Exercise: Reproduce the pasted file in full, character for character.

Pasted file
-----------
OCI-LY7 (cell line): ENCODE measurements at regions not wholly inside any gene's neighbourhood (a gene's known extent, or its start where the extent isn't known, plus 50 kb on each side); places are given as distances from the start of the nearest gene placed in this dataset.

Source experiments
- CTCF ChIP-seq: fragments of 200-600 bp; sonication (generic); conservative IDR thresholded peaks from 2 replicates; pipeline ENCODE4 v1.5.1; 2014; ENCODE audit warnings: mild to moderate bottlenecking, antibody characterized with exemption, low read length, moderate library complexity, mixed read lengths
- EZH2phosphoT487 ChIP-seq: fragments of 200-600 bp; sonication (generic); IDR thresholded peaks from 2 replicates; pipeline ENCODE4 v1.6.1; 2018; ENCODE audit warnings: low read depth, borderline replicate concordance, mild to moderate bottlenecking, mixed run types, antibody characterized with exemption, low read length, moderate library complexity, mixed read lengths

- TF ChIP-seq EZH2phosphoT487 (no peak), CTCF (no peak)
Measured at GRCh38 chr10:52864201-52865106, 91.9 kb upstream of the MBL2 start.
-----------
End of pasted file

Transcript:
OCI-LY7 (cell line): ENCODE measurements at regions not wholly inside any gene's neighbourhood (a gene's known extent, or its start where the extent isn't known, plus 50 kb on each side); places are given as distances from the start of the nearest gene placed in this dataset.

Source experiments
- CTCF ChIP-seq: fragments of 200-600 bp; sonication (generic); conservative IDR thresholded peaks from 2 replicates; pipeline ENCODE4 v1.5.1; 2014; ENCODE audit warnings: mild to moderate bottlenecking, antibody characterized with exemption, low read length, moderate library complexity, mixed read lengths
- EZH2phosphoT487 ChIP-seq: fragments of 200-600 bp; sonication (generic); IDR thresholded peaks from 2 replicates; pipeline ENCODE4 v1.6.1; 2018; ENCODE audit warnings: low read depth, borderline replicate concordance, mild to moderate bottlenecking, mixed run types, antibody characterized with exemption, low read length, moderate library complexity, mixed read lengths

- TF ChIP-seq EZH2phosphoT487 (no peak), CTCF (no peak)
Measured at GRCh38 chr10:52864201-52865106, 91.9 kb upstream of the MBL2 start.